Swiss electricity grid vulnerable to cyberattack
Swiss electricity providers are vulnerable to a Colonial Pipeline style ransomware attacks, according to a report from the Swiss Federal Office for Energy.
While certain weaknesses against cyberattacks have previously been identified, progress towards protecting Switzerland’s electricity grid appears to be slow, says the Neue Zürcher Zeitung newspaper.
Several companies surveyed by the energy ministry report have only achieved basic protection against cyberattacks – a score of one on a sliding scale of 0-4.
Energy providers should have reached a score of 2.6 by now, energy ministry expert Matthias Galus told the NZZ. The report called the results “sobering” and said they demonstrated a “fundamental need for action”.
Only 124 of 750 firms targeted by the survey responded. “This low participation rate for a topic that is so important for the security of [energy] supply in the digital era amazed me,” he said.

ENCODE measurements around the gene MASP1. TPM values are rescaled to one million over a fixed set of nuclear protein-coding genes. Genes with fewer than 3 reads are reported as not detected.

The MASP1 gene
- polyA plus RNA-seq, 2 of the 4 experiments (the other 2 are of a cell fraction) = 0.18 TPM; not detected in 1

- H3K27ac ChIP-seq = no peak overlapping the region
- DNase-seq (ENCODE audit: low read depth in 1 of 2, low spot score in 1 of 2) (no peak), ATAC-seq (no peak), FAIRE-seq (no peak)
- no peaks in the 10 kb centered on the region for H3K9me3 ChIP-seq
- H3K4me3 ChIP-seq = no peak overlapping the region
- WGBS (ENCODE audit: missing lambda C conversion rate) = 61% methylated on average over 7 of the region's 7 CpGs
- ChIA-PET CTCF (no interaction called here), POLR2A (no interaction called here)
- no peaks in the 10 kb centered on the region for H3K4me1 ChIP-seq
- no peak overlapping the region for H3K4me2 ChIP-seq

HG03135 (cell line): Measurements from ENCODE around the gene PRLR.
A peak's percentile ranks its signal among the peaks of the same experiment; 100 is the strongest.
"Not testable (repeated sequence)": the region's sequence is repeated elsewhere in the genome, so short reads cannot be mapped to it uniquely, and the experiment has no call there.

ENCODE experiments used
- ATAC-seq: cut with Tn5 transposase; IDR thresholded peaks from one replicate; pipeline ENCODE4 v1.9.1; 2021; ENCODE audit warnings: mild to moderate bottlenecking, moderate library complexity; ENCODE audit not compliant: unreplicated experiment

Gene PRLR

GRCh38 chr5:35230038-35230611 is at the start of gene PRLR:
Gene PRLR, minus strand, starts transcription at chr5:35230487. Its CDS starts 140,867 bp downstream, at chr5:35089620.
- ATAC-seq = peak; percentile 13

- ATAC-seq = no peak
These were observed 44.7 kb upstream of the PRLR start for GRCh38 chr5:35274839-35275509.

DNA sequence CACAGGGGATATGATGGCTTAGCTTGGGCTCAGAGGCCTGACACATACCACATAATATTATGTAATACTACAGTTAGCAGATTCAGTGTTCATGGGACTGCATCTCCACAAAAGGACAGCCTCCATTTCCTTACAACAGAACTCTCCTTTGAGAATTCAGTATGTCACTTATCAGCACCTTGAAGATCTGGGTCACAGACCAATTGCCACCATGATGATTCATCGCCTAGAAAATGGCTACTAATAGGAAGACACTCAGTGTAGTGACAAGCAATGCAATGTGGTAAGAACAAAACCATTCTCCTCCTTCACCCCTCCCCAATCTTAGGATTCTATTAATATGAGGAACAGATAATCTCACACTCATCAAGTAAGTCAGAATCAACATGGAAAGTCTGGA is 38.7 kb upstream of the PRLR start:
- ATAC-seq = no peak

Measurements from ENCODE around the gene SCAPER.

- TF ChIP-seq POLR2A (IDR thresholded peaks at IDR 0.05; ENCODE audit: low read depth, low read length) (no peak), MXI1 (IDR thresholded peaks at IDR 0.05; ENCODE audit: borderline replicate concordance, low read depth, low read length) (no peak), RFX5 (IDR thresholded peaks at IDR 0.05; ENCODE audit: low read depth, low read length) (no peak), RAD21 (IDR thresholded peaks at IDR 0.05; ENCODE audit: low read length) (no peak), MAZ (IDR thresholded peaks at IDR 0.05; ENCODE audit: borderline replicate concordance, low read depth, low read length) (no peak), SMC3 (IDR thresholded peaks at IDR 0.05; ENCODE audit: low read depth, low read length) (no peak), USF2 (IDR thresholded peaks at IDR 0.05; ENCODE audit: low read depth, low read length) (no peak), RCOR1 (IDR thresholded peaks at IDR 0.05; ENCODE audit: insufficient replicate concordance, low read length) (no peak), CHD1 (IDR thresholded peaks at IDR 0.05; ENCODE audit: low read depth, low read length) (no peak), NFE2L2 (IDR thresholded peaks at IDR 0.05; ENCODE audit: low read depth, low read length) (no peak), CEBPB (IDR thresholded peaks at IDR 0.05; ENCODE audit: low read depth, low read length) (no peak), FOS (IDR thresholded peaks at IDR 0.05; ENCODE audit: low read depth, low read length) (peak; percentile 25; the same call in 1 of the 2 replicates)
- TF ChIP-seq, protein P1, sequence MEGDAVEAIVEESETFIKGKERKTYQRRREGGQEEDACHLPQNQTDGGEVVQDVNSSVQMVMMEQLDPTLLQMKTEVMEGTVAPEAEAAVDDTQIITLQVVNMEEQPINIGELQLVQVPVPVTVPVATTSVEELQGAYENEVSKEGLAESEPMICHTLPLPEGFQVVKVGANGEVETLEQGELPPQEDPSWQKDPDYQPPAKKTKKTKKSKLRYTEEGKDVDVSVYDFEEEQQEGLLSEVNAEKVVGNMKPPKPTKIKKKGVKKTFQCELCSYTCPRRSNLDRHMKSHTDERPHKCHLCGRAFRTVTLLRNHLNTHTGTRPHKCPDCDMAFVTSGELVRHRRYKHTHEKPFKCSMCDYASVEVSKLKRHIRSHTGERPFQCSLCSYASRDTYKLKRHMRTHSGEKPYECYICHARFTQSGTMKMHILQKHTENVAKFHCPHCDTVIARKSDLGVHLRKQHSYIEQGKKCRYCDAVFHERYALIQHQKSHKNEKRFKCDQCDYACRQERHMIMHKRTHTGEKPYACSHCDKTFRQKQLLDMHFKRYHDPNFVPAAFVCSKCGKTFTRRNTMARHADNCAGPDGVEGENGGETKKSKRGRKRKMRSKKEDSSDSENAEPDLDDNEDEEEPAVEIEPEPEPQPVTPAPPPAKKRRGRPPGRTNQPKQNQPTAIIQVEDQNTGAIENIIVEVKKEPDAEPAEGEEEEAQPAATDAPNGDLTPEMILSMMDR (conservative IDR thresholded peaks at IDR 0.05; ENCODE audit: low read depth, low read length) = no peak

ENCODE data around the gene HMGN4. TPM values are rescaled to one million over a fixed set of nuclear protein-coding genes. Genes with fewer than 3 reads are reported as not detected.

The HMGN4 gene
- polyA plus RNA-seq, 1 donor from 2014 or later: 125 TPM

The Association of Swiss Electricity Companies did not comment directly on the survey but told the Swiss News Agency Keystone-SDA that its members took cyber security seriously and are working towards long-term solutions.
The threat of cyberattacks on energy providers was highlighted by a successful ransomware attack on the United States oil and gas provider Colonial Pipeline earlier this year, which seriously disrupted supply to the southeastern US.
In 2018, the Swiss government set minimum IT security standards for critical infrastructure but allowed companies to self-regulate their compliance.
Last year, the government set up a study to better identify weak points with the aim of tightening up legislation by the end of this year. The plan is to oblige critical infrastructure firms (in areas such as energy, healthcare, water supply, transport and finance) to report directly to the National Cybersecurity centre.
The recent energy ministry survey noted that “the current lead of the EU states in the field of cyber security and resilience currently appears to be considerable.”swissinfo.ch/mga